"Admitting" the continued decline of organic potential on the platform is probably a stretch, but as long as there are shareholders, there will be a growing emphasis on ad revenue. With that said, we are shifting our strategies for how we use Facebook to best align with the most current set of strengths and weaknesses of the channel.

In the past, many brands have made significant investments in amassing large followings on Facebook, treating it as an owned channel. With the organic reach of the larger communities down in the single digits, it has been made very clear that brands need to pay rent to the landlord if they want their content to reach users.

With Facebook being at the center of many brands' social marketing strategies, a lot of time and effort can be wasted attempting to stir up organic engagement, now a losing battle.

As Facebook increasingly resembles a more traditional media channel, marketers need to start treating it as such if we are going to play there. We need to take advantage of the targeting opportunities and the scale provided by the world's largest social network.

We should be smarter about how we use data to identify the most appropriate audience and reach them with the most effective message at the right times. We need to test these efforts and optimize in realtime. And, we need to reevaluate KPI's and what success looks like on the channel today.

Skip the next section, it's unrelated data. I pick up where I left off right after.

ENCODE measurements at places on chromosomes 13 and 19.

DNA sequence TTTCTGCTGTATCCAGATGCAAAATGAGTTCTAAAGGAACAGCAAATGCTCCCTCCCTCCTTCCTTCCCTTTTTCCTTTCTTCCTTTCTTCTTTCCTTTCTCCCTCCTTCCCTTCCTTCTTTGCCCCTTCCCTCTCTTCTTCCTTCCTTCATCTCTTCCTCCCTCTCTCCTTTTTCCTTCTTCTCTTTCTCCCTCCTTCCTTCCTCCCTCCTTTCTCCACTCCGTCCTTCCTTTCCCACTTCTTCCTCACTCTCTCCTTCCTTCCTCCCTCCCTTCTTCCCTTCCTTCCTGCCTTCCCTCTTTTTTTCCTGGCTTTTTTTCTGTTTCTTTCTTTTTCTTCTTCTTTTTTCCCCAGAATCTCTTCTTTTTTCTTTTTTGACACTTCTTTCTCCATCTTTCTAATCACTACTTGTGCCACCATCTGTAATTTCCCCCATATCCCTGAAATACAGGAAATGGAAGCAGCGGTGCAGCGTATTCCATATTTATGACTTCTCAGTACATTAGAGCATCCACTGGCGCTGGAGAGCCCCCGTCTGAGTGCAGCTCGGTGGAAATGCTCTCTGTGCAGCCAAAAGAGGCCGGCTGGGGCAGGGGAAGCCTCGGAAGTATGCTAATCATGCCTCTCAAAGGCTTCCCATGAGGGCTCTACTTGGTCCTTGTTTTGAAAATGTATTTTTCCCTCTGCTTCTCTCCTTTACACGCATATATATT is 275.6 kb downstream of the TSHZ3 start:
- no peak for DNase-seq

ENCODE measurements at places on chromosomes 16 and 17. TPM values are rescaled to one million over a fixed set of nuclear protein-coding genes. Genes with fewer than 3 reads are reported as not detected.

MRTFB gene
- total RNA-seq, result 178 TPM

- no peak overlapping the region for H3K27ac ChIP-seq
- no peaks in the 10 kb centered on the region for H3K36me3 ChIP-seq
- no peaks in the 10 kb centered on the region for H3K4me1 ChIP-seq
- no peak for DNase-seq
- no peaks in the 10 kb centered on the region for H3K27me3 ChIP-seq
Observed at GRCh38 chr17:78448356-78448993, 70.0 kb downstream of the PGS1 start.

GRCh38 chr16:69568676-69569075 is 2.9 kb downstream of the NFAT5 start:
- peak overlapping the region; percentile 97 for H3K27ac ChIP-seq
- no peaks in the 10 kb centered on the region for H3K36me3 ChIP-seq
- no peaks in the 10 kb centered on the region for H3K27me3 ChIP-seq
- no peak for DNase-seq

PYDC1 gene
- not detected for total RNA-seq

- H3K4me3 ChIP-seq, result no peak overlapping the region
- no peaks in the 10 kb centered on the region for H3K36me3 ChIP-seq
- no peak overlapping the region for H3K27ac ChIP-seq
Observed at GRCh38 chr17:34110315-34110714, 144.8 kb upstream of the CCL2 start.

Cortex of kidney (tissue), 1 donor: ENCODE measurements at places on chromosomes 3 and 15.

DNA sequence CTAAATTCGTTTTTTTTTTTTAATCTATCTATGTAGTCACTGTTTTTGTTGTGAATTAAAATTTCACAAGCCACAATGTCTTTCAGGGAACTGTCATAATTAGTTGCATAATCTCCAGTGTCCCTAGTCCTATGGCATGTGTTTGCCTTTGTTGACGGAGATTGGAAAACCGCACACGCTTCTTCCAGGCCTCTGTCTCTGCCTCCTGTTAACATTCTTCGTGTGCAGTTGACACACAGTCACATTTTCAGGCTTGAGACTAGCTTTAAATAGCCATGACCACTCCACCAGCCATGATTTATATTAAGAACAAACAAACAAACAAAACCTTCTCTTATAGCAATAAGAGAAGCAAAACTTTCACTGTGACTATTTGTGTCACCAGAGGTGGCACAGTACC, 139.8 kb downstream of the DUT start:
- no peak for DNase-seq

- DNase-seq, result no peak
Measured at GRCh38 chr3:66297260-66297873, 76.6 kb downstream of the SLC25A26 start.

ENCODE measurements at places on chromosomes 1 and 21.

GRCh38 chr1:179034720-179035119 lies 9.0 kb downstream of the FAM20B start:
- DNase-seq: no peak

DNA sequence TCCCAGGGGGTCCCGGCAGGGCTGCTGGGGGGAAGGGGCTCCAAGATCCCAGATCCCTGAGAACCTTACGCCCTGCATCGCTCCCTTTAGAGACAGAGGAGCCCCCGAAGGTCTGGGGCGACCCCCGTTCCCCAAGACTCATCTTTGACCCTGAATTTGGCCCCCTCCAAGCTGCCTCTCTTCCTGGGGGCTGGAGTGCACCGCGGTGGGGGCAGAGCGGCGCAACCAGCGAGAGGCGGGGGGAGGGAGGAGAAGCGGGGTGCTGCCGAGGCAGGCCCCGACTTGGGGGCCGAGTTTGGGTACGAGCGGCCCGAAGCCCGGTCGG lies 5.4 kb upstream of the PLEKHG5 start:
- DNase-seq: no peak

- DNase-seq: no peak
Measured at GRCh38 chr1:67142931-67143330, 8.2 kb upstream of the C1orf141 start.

Irfan Kamal, SVP and global head, analytics, products and partners, Social@Ogilvy

Look, word of mouth has been around for as long as we’ve been around as a civilization ("Just got back from Andy’s cave. You have to see his crazy sticks of warmth and light!").

People still love to share what’s relevant and interesting, and they will continue to find ways to do so regardless of changes in a specific platform. We must work harder to create and enable conversations and content that people want to share everywhere.

We’ll do this by improving our audience understanding through social listening, web and mobile data. We’ll keep tabs, identifying opportunities to co-create amazing content and experiences with people around unchanging passions and in-the-now moments.

And we’ll reduce clutter by amplifying this content to the right people, using data-informed targeted paid social/display and CRM.

It may be the end of organic reach on Facebook, but it’s just the beginning for smarter marketing.